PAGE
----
Yan Yang, Sara Metcalf, & Liang Mao
Article first published online: 02 Oct 2020 International Journal of Geographical Information Science
ABSTRACT: Increasing intensity and frequency of hurricane events underscores the need for efficient and inclusive evacuation plans, particularly for carless and disabled populations. Hurricane evacuation intrinsically involves both social and spatial processes. People’s decision to evacuate spreads over social networks; once their decisions are made, they flee through spatial transportation networks. This article describes a novel effort to integrate socio-spatial networks into an agent-based evacuation simulation model, taking the Florida Keys in the USA as a study area. In the model, households, as agents, were synthesized from Census data, then connected by a ‘home-workplace-neighborhood’ social network, and registered to a spatial road network. A threshold decision model was used to simulate social contagion of households’ decision to evacuate. The resulting travel demands were input into the TRANSIMS platform to generate on-road traffic. The model analyzed scenarios of automobile-only and public transit-assisted evacuation. The results show that the simulated traffic under the automobile-only scenario aligns with the observed traffic dynamics, which validates our socio-spatially integrated model. Adding public transportation capacity significantly reduces the traffic load and evacuation time, and provides a practical, accessible, and equitable route to safety for low mobility populations.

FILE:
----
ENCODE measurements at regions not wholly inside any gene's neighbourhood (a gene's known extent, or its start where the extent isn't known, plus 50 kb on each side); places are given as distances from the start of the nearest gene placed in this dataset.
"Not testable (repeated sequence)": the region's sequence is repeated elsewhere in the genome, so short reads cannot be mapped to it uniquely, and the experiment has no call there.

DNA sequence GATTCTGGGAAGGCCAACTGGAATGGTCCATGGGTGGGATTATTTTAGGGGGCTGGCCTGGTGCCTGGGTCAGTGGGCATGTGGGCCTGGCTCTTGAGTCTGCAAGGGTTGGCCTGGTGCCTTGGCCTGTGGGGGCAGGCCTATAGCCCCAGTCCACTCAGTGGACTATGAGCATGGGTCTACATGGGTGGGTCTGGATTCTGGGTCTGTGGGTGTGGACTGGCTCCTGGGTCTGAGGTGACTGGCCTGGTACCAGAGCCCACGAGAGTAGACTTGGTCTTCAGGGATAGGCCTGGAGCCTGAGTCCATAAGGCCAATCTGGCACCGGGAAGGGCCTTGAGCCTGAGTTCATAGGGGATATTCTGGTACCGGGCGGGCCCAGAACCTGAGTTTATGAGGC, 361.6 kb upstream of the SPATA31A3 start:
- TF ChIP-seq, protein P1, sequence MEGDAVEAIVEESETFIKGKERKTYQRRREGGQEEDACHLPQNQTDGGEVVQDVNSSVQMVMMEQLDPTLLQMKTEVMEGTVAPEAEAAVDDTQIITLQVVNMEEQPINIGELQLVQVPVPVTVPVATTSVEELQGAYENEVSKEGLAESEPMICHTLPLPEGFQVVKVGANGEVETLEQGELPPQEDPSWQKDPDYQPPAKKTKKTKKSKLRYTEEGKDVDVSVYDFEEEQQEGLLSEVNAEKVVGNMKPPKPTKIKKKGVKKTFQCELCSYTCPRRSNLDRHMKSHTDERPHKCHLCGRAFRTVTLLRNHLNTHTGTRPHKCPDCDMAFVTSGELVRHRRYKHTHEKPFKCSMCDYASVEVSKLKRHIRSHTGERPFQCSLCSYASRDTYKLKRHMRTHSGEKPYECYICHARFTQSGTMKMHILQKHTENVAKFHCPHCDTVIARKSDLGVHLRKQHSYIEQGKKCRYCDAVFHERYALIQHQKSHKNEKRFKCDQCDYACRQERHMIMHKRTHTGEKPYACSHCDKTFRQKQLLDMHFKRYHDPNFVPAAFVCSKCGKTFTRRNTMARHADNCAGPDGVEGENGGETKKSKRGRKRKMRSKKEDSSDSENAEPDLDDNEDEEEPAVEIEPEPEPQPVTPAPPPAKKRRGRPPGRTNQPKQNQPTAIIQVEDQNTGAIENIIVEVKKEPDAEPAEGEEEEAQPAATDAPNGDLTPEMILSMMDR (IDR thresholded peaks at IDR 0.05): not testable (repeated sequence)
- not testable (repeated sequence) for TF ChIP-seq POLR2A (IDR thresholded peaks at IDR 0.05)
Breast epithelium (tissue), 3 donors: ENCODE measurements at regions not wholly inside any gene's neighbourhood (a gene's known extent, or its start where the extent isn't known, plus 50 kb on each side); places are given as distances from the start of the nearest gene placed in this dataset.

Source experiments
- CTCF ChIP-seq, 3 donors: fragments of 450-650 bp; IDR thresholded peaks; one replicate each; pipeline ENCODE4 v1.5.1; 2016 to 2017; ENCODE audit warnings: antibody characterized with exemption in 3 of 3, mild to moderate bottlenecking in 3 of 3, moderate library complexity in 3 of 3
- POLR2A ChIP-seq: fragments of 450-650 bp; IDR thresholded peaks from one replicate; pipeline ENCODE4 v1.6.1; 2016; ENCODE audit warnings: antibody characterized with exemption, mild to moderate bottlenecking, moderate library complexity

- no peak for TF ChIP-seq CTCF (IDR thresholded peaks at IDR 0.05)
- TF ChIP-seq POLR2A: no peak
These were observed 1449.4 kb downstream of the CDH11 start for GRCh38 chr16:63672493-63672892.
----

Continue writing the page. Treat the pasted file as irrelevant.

Read the full publication at International Journal of Geographical Information Science